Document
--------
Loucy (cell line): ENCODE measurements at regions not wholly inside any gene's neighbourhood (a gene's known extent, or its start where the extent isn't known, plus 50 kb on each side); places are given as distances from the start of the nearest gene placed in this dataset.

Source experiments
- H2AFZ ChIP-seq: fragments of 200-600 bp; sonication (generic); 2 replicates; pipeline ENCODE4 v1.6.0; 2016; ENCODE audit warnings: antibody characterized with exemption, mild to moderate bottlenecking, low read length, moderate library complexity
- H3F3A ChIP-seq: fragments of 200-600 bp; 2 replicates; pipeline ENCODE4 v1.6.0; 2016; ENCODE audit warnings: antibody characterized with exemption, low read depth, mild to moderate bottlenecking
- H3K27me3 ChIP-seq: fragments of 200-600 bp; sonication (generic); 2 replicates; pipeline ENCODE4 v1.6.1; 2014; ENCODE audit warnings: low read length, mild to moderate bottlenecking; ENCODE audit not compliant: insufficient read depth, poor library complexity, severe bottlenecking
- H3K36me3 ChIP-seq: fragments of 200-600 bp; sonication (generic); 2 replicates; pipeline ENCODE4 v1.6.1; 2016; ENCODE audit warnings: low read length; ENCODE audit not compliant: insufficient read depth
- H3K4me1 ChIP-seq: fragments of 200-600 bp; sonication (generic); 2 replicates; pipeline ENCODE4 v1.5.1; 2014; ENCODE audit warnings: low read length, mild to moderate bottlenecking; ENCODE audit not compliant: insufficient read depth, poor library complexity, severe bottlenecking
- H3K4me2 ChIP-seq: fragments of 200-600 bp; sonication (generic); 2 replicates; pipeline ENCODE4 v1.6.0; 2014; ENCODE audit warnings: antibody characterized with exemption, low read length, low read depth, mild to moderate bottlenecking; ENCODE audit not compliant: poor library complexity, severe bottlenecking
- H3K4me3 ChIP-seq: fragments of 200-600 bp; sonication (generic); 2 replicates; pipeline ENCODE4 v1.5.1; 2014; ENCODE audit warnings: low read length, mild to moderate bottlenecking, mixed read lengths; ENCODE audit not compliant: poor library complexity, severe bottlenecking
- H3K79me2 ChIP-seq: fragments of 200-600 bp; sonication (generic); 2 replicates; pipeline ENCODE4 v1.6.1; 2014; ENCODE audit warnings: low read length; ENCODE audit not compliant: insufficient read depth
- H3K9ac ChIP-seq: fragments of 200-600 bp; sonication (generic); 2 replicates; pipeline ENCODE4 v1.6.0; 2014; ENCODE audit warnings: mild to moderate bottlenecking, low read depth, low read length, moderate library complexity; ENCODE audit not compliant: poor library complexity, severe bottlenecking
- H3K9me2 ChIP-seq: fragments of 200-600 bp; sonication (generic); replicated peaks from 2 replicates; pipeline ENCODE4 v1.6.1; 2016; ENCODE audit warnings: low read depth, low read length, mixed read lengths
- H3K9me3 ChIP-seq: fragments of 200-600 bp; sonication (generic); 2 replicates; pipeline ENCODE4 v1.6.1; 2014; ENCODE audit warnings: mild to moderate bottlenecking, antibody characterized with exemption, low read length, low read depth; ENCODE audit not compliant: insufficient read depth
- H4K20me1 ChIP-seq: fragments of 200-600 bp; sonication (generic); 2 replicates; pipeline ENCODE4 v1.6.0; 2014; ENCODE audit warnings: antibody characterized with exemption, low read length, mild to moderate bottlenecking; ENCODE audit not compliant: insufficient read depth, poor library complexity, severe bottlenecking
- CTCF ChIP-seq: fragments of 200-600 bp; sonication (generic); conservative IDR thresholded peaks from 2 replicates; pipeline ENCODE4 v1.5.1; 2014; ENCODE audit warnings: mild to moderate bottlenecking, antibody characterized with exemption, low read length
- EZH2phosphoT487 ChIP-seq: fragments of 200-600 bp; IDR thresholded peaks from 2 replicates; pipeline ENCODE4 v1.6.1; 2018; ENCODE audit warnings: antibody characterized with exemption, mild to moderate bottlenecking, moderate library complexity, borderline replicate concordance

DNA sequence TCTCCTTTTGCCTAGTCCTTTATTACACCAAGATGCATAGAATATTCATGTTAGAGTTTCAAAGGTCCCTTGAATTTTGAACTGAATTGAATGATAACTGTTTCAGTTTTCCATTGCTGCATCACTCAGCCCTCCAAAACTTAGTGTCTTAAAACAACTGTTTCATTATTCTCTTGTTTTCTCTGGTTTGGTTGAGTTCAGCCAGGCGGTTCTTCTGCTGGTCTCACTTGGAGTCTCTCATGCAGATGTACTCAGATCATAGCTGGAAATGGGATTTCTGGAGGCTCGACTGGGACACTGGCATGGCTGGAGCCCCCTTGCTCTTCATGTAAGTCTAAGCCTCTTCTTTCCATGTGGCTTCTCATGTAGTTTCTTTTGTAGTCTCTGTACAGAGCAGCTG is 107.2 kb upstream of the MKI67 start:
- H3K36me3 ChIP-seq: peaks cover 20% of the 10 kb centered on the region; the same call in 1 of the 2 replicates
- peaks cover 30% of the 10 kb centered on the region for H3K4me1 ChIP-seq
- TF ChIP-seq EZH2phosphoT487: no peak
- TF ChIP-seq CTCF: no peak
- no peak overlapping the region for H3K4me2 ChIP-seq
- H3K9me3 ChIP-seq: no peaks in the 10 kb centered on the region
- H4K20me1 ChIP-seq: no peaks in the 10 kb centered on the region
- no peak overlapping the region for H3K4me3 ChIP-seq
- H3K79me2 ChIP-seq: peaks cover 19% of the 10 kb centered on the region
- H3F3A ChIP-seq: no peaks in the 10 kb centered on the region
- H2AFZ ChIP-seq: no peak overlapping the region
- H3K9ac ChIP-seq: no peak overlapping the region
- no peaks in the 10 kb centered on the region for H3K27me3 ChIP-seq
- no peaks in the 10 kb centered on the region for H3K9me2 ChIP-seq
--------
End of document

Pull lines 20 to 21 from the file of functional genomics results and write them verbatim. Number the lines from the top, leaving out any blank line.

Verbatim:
- TF ChIP-seq EZH2phosphoT487: no peak
- TF ChIP-seq CTCF: no peak